This labyrinth of souks of different kinds is perhaps one of the most important attractions of Marrakech. Countless stalls of all kinds of things, especially crafts, food, souvenirs, clothes, …. , makes more than a pique to take a nice souvenir. However, for this we must know how to bargain a fair price for both parties and not get angry if no agreement is reached.

It is best to get lost and if possible make use of a map or GPS to be able to return to jemma el fna the first time. Then little by little we will get the taste and it will not be so easy to get lost.

It is divided into several souks, such as that of animals, spices, tanners, …. etc. In any case the main souks are:

Souk Kchaha: they sell nuts, fruits and vegetables.
Souk Semmarine: any item related to leather.
Spice souk
Souk of the Dyers (Sebbaguine)
Haddadine souk (from the blacksmiths)
Souk of the tanners (tenneries)

3. Saadian Tombs

Near one of the ancient gates to the city, Bab Agnaou, are the Saadies tombs next to the mosque of Moulay el Yazid. These tombs date back almost 500 years, which were lost over time and rediscovered in the early 20th century.

The complex consists of several buildings, highlighting the first just entering which contains several rooms of special beauty. An example is the central hall or 12-column hall. Completely white marble of great quality and a ceiling carved on cedar to the smallest detail.

In addition the room guards the graves of the sons of Sultan Ahmad al-Mansur and of course the same, the creator of the complex. The other rooms host other important characters and the outside area is assigned to service personnel and soldiers.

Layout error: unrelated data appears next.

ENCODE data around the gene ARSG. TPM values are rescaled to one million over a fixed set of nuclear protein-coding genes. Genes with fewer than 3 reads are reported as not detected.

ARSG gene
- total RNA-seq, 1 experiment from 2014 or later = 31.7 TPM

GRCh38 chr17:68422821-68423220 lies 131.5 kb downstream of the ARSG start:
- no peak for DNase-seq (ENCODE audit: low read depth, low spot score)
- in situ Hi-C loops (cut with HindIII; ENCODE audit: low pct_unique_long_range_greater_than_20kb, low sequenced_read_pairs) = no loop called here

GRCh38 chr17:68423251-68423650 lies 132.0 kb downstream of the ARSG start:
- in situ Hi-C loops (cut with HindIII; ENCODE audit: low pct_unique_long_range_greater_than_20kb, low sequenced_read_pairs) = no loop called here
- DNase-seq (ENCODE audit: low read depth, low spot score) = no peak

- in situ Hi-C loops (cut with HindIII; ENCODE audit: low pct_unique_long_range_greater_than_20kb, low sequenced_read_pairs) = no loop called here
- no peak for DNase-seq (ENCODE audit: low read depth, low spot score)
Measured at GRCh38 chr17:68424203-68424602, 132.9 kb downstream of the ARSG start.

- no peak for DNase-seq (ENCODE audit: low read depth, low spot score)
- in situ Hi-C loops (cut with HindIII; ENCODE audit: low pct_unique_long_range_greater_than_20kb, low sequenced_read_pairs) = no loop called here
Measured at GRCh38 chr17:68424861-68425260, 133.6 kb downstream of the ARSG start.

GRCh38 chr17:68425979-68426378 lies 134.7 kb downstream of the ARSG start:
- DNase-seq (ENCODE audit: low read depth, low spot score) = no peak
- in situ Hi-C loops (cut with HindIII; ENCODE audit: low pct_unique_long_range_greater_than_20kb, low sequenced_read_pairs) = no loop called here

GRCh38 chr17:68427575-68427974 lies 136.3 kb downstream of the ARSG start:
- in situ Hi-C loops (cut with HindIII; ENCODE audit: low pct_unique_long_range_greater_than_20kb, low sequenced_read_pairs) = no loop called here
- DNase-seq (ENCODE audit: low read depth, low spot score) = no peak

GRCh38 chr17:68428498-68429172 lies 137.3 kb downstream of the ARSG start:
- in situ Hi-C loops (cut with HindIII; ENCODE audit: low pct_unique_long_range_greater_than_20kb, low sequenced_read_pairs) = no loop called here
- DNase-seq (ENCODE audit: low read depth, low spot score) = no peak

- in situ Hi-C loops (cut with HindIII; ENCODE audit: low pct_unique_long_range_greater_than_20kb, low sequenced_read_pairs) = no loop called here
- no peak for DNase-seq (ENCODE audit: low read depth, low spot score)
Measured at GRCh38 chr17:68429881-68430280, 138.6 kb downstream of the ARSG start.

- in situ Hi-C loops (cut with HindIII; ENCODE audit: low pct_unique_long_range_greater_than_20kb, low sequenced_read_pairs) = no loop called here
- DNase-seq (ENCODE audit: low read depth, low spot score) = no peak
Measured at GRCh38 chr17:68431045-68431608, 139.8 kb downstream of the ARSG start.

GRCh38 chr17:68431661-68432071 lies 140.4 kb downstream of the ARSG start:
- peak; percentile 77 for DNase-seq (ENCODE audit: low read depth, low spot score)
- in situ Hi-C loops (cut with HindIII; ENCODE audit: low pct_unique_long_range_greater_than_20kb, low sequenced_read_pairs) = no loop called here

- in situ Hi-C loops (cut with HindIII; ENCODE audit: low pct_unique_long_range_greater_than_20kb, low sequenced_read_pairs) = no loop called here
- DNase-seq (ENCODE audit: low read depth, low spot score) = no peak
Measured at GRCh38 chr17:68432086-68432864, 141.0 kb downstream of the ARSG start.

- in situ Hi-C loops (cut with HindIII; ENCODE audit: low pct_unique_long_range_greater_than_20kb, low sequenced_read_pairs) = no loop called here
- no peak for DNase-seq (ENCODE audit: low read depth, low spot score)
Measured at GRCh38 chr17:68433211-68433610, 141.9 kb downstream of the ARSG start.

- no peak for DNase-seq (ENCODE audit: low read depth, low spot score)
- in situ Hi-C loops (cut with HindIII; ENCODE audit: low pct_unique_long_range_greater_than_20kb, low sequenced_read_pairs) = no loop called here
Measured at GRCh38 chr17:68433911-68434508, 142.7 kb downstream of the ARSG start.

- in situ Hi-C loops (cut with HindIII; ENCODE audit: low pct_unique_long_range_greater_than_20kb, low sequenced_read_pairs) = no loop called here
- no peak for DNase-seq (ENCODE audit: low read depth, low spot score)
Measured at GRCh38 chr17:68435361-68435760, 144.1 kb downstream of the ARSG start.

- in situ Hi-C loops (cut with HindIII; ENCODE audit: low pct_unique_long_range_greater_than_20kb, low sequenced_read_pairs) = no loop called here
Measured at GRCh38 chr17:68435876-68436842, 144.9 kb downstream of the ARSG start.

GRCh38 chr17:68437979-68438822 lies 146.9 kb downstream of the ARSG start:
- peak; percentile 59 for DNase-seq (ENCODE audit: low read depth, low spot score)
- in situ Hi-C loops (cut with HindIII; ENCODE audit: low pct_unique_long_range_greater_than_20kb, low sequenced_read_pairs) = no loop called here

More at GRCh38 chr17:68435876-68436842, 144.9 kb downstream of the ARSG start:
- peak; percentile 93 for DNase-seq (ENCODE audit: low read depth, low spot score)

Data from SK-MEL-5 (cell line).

Price: 70dh
Opening hours: 09:00 – 17:00

4. El Badi Palace

It is a 16th century palace built by Sultan Ahmad al-Mansur, the same one who erected the Saadi tombs. Its current state is ruinous of which barely remain the walls and some building practically without rooms. It is therefore difficult to imagine how their more than 300 rooms were.

The exterior consists of several fountains, some empty and others full of oranges. The best is the terrace located above the palace offices. Too bad this place only lived 100 years of splendor before the capital of the kingdom moved from Marrakech to Meknés, very close to Fez.

Price: 70dh
Opening hours: 09:00 – 17:00

5. The Salat al-Azama synagogue

The Jews expelled from Spain in 1492 migrated partly to Morocco, where they were not persecuted. With the passage of time the population began to dwindle and with the creation of the state of Israel, most left Marrakech, where today there are only about 1% of Jews.

This current rarity is worth your visit, but beware if we visit it on weekend, go on Sunday! In fact, if we feel like more, 500 meters away is the Jewish cemetery.

Price: 10dh
Opening hours: 09:00 – 17:00. Saturday closed

6. Bahia Palace

It is perhaps the most visited palace in Marrakech and it is common to visit it crowded with organized groups so it is advisable to get up early. In fact it is large, with more than 100 rooms located on 8 hectares and even with that we will find some privacy.

He ordered the construction of Ahmed bin Musa in the 19th century in honour of his wife “Bahia”. and reminds us a lot of the Alcazar of Seville, keeping our distance. If you have to put a catch is that practically all its instances are empty of decoration.